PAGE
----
• I see what you are saying and agree that we miss some deals because we aren’t mailing earlier. I like your idea of sending just a generic “We Buy Houses” flyer to these people off the obits.

        Will you still be doing a cross reference with the tax records to make sure that these people owned a home before mailing out?

        • EquityHunter says:

          Sorry for the delay but I got involved working a job (just over broke). I took the last month off and have set up with my plan which I have started to implement. I live in FL so check your state laws. I’m focusing the majority of my efforts on estate real estate. Why? BC in my opinion these properties have the best chance for having equity And motivated sellers. If you are going to wholesale I believe, this should be your target. The banks and Fannie and Freddie have pretty much shut down the wholesale simultaneous flipping of shortsales game. Most foreclosures in my state are now upside down.

          I recently read in FL probate does NOT have to be filed if the only real estate owned is the homestead property of the deceased. In other words, the primary residence. So the probate notices contain only a small fraction of the total estate properties. I do check these, but I also check the obits and the estate and moving sales (looking for out of town owners on moving sales) in a 25 mile radius. I cull the leads based on having no surviving spouse (obits name survivors or check SS Security death index), property value, location, age of the property and amount owed. I work part of two counties and all the info I need is online. There’s no need for me to go to any courthouse.

          Once I decide to work the lead, I will check to see if it is listed with an re agent. If it is I’ll wait until the listing is 80 days old (check Zillow for the age) and send a postcard. If not listed I’ll send a We Buy Houses pc to the deceased at their primary residence. I don’t believe in sending a special “probate sorry for your loss” type letter. I don’t think anyone believes you are really sorry for their loss. People die. Most in my area were very old.

          Before I send the same pc in 30 days, I will check for a probate listing, a real estate listing, or a recorded sale. I don’t believe in changing up the format of my marketing. I’d rather send the same thing every time so they remember who I am when they get ready.

          Regarding the “Estate Sales” you’ll find under garage sale, I plan on going to them in person if I can’t reach someone by phone at the house. Also, if I get the name and number of the representative off a probate listing, I’ll give them a call to see if the property is going on the market before sending something in the mail to them. I’ve dabbled in this before and have spoken with reps.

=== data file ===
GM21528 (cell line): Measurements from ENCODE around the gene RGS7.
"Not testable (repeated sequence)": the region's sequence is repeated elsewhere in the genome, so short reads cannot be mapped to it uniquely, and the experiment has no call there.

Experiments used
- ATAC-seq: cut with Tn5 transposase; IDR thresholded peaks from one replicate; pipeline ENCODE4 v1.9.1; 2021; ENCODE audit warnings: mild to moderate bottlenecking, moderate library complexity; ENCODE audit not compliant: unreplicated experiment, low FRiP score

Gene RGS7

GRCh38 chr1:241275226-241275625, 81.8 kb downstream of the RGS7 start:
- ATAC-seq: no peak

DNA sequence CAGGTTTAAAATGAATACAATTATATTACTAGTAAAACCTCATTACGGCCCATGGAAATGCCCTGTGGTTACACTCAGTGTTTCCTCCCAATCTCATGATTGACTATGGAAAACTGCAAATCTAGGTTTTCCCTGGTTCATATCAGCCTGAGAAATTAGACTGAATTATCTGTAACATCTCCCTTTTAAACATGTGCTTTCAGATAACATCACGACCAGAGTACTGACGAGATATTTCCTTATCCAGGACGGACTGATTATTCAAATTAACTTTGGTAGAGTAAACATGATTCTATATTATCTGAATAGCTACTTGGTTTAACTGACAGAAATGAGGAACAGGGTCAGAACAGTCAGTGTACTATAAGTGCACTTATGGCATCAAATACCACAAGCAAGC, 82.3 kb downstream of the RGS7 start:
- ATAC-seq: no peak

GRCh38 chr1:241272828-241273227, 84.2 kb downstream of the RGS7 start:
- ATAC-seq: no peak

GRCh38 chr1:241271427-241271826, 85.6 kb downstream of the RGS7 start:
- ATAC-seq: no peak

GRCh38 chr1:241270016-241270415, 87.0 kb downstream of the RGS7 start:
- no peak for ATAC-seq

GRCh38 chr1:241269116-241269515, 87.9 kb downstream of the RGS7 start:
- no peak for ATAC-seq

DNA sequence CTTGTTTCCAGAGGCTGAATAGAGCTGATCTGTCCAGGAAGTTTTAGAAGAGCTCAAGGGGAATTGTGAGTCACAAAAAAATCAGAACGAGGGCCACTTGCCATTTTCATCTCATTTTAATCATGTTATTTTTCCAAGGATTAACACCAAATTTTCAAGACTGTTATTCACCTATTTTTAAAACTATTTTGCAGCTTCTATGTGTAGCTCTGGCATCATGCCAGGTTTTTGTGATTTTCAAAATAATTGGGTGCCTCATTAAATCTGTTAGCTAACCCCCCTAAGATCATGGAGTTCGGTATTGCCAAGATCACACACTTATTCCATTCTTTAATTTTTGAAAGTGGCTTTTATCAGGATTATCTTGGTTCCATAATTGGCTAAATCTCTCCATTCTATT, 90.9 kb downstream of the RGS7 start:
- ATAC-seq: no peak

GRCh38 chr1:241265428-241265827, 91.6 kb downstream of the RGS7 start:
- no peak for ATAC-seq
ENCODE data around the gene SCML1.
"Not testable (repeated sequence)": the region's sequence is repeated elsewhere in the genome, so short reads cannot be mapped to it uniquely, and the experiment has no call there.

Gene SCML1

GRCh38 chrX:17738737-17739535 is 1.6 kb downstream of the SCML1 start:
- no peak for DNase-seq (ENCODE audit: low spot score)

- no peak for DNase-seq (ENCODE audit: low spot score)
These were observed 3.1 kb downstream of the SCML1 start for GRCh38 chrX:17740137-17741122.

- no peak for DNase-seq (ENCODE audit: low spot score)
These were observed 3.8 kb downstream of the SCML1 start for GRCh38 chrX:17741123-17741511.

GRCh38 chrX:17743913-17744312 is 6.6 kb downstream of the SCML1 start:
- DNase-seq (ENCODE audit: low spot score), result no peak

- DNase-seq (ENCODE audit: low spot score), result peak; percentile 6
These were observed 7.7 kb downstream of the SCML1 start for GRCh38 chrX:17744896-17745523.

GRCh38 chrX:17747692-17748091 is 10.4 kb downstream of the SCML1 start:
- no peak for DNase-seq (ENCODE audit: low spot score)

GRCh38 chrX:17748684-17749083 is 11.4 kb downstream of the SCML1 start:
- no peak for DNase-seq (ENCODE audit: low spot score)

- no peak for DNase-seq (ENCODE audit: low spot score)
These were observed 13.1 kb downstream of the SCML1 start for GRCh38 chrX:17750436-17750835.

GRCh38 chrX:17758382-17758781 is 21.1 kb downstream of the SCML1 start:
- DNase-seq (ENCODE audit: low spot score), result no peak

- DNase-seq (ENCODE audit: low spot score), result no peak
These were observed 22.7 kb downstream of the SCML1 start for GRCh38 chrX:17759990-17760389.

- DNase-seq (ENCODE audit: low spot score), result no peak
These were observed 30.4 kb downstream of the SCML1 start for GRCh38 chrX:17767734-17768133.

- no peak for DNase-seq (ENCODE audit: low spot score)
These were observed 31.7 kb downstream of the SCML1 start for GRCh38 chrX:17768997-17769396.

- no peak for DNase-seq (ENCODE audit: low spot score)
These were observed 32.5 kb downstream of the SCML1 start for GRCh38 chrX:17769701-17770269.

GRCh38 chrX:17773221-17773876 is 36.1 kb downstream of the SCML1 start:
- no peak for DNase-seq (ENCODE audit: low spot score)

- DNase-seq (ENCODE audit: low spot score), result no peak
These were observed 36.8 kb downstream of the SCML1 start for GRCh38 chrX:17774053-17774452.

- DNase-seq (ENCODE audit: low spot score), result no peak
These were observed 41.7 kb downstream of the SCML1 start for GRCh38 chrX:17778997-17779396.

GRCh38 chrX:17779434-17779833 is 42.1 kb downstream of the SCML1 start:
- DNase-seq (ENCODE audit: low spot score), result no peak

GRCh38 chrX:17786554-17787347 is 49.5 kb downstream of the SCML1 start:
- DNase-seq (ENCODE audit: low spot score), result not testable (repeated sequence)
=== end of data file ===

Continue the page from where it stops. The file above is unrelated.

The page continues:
From my experience over the years I believe the best prospects for this probate game are going to be older properties that require repairs with no local next of kin that figure their going to be landlords. Properties with some overhead or outstanding debts on the estate requiring a fast sale of the property. Squabbling Heirs creating the need for a sale. You should also ask yourself why won’t they just list the house with an re agent? Many try that route. My marketing stresses fast cash. no repairs. no commission. no concessions. no waiting. Hope this helps the cause. Good Hunting.

  2. Scott,

    Great post. I especially like the filtering of the court house leads to just out of staters. Great idea!

    Thanks for sharing.

  3. Scott -

    Vena is just great! I have a some of her programs. Have you ever gone to the OREIA conference in Ohio? It is around the first of November every year, is very affordable and has a couple of days of top notch speakers. Vena is a big part of that conference every year. You might want to check it out online.

    Sharon

    • Anonymous says:

      I haven’t gone to an OREIA conference yet. Funny you mention that though as this years event was brought up at my reia meeting last night. It’s going to be Nov 11th to 14th.

    • Anonymous says:

      I haven’t gone to an OREIA conference yet. Funny you mention that though as this years event was brought up at my reia meeting last night. It’s going to be Nov 11th to 14th.

  4. Help!!!! this my proplem my sister was to get a probate lawyer to settle a lawsuit . Now I got a letter from her with no lawyers letter head or nothing no name of the lawyer nata. the said I —– give up all claims to mother it give her name the it said sign here and noterrise it. The letter look like something out of the internet home made probate letter what do you think about this?? anybody please !

    • Peter,

      I wouldn’t sign anything that makes you feel uncomfortable. Bringing it to a good probate attorney is probably best to see what is up. The attorney may have already encountered similar letters and can advise you on what to do. That doesn’t sound like a letter that an investor would send you, but more of someone who is trying to scam you. Good luck